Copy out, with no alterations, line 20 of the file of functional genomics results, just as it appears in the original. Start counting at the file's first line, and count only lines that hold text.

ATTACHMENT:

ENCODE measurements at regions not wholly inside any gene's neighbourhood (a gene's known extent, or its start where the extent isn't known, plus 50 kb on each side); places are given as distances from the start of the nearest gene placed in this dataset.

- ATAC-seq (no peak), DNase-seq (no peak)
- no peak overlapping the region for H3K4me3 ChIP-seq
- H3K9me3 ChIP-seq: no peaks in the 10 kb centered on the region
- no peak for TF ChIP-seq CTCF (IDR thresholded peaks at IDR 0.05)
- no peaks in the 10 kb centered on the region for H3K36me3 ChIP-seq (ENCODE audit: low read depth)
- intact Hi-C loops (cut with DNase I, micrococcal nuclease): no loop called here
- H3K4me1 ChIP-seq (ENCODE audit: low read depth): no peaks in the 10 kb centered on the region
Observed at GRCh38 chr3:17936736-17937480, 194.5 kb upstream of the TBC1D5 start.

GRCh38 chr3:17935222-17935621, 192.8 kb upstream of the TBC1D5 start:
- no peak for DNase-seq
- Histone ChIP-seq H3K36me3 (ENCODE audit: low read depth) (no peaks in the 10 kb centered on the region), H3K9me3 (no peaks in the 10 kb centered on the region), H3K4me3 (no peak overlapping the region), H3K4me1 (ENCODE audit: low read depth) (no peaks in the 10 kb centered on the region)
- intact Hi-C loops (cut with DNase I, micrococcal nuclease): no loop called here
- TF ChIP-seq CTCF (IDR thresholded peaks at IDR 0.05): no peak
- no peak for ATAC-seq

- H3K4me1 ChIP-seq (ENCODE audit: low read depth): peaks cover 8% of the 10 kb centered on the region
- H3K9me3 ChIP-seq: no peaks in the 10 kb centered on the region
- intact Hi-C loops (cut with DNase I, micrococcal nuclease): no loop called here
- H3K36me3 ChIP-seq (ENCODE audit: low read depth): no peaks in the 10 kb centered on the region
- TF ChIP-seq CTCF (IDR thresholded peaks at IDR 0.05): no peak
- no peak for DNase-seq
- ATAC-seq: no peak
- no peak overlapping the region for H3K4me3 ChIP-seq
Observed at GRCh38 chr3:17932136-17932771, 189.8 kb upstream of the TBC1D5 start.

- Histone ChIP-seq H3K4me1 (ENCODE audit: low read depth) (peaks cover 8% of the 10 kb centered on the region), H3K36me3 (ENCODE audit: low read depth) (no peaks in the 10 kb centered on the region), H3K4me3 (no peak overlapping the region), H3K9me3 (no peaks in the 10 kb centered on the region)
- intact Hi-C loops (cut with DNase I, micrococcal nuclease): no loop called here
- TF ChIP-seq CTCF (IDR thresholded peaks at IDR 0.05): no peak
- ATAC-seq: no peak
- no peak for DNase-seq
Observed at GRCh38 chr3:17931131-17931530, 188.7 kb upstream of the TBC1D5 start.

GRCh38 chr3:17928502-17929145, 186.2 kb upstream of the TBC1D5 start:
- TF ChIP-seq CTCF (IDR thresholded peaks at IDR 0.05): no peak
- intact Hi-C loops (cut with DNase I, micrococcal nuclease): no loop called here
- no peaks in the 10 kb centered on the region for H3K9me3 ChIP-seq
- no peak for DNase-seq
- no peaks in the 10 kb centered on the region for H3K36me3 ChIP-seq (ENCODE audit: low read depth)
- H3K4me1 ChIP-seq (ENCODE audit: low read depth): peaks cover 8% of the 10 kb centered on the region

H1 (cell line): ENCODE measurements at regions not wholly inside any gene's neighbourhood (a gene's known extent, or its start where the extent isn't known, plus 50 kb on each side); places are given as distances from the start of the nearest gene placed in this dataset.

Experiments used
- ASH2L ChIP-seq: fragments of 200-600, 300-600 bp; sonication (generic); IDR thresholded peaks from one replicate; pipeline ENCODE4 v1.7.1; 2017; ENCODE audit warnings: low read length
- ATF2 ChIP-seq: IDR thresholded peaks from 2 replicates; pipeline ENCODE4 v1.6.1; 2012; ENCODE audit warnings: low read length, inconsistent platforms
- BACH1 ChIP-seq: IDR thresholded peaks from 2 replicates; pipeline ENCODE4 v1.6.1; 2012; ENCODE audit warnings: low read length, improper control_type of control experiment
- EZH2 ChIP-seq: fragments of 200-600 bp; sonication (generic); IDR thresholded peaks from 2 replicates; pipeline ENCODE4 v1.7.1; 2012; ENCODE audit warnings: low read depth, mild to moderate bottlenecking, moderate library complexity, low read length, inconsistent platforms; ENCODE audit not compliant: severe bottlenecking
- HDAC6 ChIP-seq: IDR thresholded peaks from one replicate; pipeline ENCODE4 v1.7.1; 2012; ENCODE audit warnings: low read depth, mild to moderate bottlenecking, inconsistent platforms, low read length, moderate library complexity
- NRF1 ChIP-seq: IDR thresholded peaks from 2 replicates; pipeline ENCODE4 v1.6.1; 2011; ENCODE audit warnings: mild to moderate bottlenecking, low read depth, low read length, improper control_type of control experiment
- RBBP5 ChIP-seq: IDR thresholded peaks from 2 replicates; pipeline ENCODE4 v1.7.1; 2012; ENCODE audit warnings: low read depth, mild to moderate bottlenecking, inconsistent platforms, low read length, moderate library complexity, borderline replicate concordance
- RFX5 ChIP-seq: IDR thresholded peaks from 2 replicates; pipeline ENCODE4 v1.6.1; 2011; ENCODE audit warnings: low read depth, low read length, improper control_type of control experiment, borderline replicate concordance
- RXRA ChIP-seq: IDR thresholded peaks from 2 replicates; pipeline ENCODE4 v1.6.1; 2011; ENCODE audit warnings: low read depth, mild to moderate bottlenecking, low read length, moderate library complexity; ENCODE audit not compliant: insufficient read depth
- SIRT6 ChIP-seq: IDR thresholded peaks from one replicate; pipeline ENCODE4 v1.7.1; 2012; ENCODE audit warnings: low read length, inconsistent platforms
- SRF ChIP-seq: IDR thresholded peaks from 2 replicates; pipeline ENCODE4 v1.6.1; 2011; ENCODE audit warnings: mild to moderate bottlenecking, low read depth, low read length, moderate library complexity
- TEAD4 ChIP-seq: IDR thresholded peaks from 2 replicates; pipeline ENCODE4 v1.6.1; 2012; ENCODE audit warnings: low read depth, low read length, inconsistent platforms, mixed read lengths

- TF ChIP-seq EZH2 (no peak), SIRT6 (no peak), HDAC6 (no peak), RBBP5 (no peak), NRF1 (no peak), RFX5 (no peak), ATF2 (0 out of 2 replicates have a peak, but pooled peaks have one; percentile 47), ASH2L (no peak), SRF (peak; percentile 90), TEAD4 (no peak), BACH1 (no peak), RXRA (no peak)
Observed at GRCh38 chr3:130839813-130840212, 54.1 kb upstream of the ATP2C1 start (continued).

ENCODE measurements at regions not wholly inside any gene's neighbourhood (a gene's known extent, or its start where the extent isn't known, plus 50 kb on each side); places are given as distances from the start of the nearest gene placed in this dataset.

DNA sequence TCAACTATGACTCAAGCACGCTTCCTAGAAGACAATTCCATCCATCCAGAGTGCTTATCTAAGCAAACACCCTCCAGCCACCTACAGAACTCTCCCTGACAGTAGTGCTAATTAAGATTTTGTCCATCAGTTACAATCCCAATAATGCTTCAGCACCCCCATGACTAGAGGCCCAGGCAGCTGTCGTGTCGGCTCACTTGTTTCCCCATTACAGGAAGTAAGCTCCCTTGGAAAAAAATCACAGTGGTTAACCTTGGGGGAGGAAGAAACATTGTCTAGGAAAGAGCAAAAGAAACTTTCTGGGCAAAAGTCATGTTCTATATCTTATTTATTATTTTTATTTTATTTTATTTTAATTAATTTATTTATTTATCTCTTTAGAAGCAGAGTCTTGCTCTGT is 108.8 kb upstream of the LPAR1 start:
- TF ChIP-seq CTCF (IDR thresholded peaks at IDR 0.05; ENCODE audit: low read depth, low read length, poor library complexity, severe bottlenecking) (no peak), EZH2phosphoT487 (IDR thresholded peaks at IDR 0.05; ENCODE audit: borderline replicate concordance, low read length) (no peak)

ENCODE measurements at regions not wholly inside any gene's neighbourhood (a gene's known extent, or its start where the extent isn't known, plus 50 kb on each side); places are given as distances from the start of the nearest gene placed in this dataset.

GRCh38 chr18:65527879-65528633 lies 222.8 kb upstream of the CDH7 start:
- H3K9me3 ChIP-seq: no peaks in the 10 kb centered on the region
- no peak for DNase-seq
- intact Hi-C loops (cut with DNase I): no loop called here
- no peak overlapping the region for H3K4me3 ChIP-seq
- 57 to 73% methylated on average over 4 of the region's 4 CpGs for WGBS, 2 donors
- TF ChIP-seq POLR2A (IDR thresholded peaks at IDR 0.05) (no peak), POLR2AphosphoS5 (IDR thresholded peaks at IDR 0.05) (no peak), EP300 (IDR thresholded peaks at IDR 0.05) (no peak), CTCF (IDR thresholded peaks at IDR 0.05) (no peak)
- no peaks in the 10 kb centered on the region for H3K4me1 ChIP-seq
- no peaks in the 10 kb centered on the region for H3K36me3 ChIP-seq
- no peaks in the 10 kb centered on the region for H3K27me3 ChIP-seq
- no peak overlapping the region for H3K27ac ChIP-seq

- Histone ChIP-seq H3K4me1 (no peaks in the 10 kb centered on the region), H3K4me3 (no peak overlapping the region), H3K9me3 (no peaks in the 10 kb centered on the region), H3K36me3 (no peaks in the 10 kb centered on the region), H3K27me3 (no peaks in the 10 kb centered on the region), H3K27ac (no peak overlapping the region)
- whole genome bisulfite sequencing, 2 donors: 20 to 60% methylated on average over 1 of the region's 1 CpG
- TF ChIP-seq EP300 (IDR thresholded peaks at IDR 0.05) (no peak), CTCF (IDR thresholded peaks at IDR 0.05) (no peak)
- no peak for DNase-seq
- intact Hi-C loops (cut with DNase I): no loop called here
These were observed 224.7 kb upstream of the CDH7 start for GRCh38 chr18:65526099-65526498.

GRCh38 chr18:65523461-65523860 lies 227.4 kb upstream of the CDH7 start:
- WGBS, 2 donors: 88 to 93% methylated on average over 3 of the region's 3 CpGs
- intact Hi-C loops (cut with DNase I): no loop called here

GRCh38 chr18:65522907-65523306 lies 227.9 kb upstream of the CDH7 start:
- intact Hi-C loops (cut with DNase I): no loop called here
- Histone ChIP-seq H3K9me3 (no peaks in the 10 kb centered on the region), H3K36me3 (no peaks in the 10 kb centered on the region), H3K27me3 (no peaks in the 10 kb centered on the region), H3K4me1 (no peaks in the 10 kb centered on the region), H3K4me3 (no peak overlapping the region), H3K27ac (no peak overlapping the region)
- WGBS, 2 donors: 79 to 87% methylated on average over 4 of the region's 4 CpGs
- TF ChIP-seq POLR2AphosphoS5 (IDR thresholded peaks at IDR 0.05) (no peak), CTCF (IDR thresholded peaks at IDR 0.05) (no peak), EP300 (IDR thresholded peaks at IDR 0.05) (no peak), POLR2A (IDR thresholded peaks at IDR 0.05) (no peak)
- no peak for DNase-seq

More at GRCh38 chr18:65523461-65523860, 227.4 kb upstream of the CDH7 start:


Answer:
- TF ChIP-seq CTCF (IDR thresholded peaks at IDR 0.05): no peak